Sunday, May 5, 2024

Planting indoors

It's waaay too early to plant much outdoors – we're still seeing the occasional below-freezing temp in the early morning – but it's not too early to plant indoors. Most things I plan to direct-seed in the garden when the weather warms up, but I wanted to get a jump-start on tomatoes, basil, and cayenne peppers.

I set up a card table in front of our western window to supply light. I also put the trays outside in the sunshine when temperatures permit.

Here are cayenne seeds from our last garden. They always take a long time to germinate, but grow very vigorously once they do.

I'm trying a new variety of paste tomato. I did a search for the "meatiest" variety, and this is what I found. We'll see how they work out.

I also picked up a grocery-store packet of cherry tomato seeds. Cherry tomatoes are a favorite of Older Daughter. Therefore it was necessary to keep track of what is what.

The basil seeds also come from our last garden. We do love our basil.

For tiny seeds like these, I prefer to use a seed spoon.

The seeds are just starting to sprout. Here are the tomatoes:

A couple of the basil plants of pushed up.

The cayennes, as mentioned, will take considerably longer to germinate.

As you might have noticed, I'm anxious to get my hands in garden dirt!


  1. I always compete with my neighbor starting plants early, but he doesn't know it. I saw he had tomato starts under grow lights at the end of January. I have a greenhouse so I started tomatoes, cotton and tomatillos. Now my tomatillos are 2.5' tall with blossoms, tomatoes have blossom and cotton has started flowers (no bolls yet). I'm in south west Idaho and the weather has just been uncooperative to plant outside. This Friday it looks like I should be able to at least get the tomatillos out and If I have to provide cover I can wrap the cages with plastic. Next year I vow not to start seeds till end of February.

    1. That’s cool that you are growing cotton. We are in Texas and are surrounded by cotton fields and have thought it would be fun growing my own. Where did you get your seeds?

    2. What are you going to do with your cotton and how much are you growing? A lot of cotton grows here in big fields.

  2. Sorry ot, but I couldn't comment your column in WND. The giant hand shaking our jar is the one of God's. He is shaking the jar to remember He is there. He wants us to start seeking him again.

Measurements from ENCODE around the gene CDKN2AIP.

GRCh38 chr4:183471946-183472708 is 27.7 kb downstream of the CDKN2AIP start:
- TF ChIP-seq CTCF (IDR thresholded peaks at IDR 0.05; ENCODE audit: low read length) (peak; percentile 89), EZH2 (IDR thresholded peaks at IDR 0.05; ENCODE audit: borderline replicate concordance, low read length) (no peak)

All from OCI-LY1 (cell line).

Soros and others are mere tools in His hands.

  3. I start my own tomatoes and peppers also. I do 3 heirloom tomatoes, if you would like I can send you some seeds this fall. I have Bill Bean, a very large red meaty tomato, Amish Gold Slicer, a little sweeter and a large Roma which is great for sauce. Sometimes I mix all three for our canned tomatoes and spaghetti sauce. I have been starting to harden off my plants and now we have cold rain and snow flurries !! I live in a 55 plus community and only have my large patio, but I manage to raise quite a bit. Happy Gardening!

  4. I like for things to serve a dual purpose whenever possible. With that in mind, and since they are so readily available, I like to stock grow bulbs that fit in my available light sockets. They also tend to be L.E.D. bulbs which means low power usage. So if a light is used a lot, it gets to give me work light and also contribute to growing plants. These are easily switched around so they aren't wasted, because they are a little more expensive up front. They really help plant seedlings not get so leggy and grow faster as well.

    My seedlings get started in the oven when the pilot light is on and each 6 pack goes in its own baggie to keep the humidity in. My grandmother taught me to start seeds in the oven when I was a small child. She didn't have electricity then, but did have an old gas stove. Dark, warm, and humid and they pop right up. Even okra. In lieu of that, I just put the seeds in warm water in the oven and they sprout in a day or so. Then you can plant them in cells. This includes tomato and pepper seeds. My okra seeds went from hard and dry to sprouted in 2 days in warm water. Then planted an inch deep, and two more days and they are up out of the ground!
    I like to soak seeds I'm not sure about viability of before commiting to putting them in their little grow cells because it's really fast. It also doesn't hurt to add a small amount of nutrients to the water.
    My tool for planting is a set of needle nosed tweezers with a magnifying glass on the end.
    The wonderful thing is, life loves to multiply! It's not persnickedy about how you go about things, including short cuts! It just wants a chance and it's off to the races!
    One things about starting seedlings is that it costs and arm and a leg to not do it yourself. So however you do it, just do it. We can all learn more along the way.

  5. I started our plants this year in mid March. They are coming along nicely and I hope to get them in the ground around June 1. Glad to see you have yours started also. A garden just seems to me to make the whole world a better place. I can go into it and the worries and cares of everything just fall from my shoulders as I admire the wonder of God's creation of everything all from a tiny little seed.

  6. Hey Y’all. In regards to cherry tomatoes, my hands down favorites are Sweet Millions, and Sungold (aka Sun Gold). Both are very prolific (grew them in Michigan). The Sweet Millions are very sweet, and the Sungold are wonderful combination of very sweet and tangy, described by someone as “a party in your mouth.” The Sungold never get red but remain a beautiful orange color. But watch Darcy. Our dogs went absolutely nuts over both varieties, sneaking to the garden whenever they got a chance.